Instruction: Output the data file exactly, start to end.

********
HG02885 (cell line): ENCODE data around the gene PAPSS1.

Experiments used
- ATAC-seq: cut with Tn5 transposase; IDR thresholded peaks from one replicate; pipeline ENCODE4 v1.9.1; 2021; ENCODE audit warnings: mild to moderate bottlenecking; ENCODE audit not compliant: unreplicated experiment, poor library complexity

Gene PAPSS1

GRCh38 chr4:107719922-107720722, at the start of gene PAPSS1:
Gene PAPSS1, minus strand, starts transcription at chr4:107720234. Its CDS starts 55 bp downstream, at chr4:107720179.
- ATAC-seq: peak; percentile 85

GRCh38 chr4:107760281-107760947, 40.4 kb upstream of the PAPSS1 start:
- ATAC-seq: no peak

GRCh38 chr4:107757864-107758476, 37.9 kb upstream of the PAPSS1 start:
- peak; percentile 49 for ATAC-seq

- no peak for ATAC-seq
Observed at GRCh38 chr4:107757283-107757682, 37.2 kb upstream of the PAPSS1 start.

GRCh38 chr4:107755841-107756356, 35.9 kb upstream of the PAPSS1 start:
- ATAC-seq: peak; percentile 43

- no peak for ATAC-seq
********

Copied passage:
HG02885 (cell line): ENCODE data around the gene PAPSS1.

Experiments used
- ATAC-seq: cut with Tn5 transposase; IDR thresholded peaks from one replicate; pipeline ENCODE4 v1.9.1; 2021; ENCODE audit warnings: mild to moderate bottlenecking; ENCODE audit not compliant: unreplicated experiment, poor library complexity

Gene PAPSS1

GRCh38 chr4:107719922-107720722, at the start of gene PAPSS1:
Gene PAPSS1, minus strand, starts transcription at chr4:107720234. Its CDS starts 55 bp downstream, at chr4:107720179.
- ATAC-seq: peak; percentile 85

GRCh38 chr4:107760281-107760947, 40.4 kb upstream of the PAPSS1 start:
- ATAC-seq: no peak

GRCh38 chr4:107757864-107758476, 37.9 kb upstream of the PAPSS1 start:
- peak; percentile 49 for ATAC-seq

- no peak for ATAC-seq
Observed at GRCh38 chr4:107757283-107757682, 37.2 kb upstream of the PAPSS1 start.

GRCh38 chr4:107755841-107756356, 35.9 kb upstream of the PAPSS1 start:
- ATAC-seq: peak; percentile 43

- no peak for ATAC-seq